The findings were published online in the journal cell and from their findings and research, they derived this conclusion that a hormone that rules over the sleep and jet lag in humans can also derive the mass migration of plankton in the ocean.
“The fascinating picture emerges that human biology finds its roots in some deeply conserved, fundamental aspects of ocean ecology that dominated life on the Earth since ancient evolutionary times,” A lead researcher from the European Molecular Biology Laboratory (EMBL) in Heidelberg, Germany, Detlev Arendt says. “We found that a group of multitasking cells in the brains of these larvae that sense light also run an internal clock and make melatonin at night.”
Melatonin is a hormone in the human body which is responsible for maintaining daily rhythm in sleep, and they also discovered that it governs the nightly migration of a plankton species from the surface to deeper waters. In Addition to it, Arendt further explained, “So we think that melatonin is the message these cells produce at night to regulate the activity of other neurons that ultimately drive day-night rhythmic behaviour.”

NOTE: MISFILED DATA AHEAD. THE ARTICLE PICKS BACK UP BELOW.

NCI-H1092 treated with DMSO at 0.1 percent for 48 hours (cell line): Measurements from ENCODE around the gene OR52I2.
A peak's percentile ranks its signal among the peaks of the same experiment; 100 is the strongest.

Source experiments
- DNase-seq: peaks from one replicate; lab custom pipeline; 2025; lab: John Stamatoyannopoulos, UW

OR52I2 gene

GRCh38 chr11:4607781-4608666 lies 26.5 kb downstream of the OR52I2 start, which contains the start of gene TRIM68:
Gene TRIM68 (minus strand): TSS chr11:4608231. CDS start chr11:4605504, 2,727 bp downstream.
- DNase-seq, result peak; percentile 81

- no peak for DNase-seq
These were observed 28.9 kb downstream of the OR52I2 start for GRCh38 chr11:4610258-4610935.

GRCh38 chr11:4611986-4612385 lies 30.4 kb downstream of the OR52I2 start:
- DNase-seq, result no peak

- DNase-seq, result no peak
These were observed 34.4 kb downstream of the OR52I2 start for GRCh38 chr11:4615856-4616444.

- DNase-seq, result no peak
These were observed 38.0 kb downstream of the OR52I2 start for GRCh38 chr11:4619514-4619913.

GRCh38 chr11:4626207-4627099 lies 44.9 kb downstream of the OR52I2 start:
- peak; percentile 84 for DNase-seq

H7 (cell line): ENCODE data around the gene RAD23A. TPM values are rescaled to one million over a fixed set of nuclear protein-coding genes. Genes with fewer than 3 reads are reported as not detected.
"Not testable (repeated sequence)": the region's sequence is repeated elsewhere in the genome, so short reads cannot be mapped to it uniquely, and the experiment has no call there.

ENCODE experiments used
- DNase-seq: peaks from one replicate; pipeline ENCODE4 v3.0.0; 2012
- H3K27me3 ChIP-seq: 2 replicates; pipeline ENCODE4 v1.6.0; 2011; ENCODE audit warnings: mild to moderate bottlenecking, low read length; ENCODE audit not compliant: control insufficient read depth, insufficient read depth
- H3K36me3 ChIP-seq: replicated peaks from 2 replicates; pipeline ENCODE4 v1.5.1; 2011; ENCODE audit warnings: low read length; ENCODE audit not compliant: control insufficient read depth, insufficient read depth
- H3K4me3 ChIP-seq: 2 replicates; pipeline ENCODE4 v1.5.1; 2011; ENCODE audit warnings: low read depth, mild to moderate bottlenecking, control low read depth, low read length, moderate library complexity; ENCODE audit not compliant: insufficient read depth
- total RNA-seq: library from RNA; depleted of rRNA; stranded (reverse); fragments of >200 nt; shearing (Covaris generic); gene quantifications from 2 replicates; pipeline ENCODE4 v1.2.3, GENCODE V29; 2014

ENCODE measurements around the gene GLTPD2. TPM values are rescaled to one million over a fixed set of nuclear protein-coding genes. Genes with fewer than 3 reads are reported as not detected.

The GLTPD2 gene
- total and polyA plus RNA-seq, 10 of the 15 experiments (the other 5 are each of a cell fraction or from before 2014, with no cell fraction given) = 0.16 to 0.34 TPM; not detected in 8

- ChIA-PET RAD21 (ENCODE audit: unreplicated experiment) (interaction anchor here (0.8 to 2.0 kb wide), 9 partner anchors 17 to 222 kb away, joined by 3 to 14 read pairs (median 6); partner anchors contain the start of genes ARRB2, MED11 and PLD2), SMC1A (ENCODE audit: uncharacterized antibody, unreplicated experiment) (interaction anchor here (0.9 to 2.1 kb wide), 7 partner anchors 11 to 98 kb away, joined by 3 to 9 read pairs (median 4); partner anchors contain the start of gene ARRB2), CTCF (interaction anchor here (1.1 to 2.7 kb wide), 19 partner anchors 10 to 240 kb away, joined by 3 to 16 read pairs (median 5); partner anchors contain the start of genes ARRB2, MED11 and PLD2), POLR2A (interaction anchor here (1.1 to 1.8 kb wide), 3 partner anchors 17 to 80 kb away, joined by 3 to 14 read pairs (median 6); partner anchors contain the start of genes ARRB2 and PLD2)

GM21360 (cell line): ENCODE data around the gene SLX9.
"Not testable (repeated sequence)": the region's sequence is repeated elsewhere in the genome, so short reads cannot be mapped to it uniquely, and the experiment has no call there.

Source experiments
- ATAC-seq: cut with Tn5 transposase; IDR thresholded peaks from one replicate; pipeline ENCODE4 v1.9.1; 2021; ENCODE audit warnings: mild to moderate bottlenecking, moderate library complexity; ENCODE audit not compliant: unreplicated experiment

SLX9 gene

In order to find out other roles of melatonin in other species and how it evolved to promote the task of sleep, the researchers turned to the marine ragworm Platynereis dumerilii. They have also discovered a particular type of neuron that responds to melatonin. Using modern muscular sensors they were able to visualise the activity of these neurons in the human brain, and found that it changes radically from day to night. In the night, the production of melatonin drives changes in these neurons.
The research strongly suggests that the light-sensing, melatonin-producing cells at the heart of this larva’s nightly migration have evolutionary relatives in the human brain.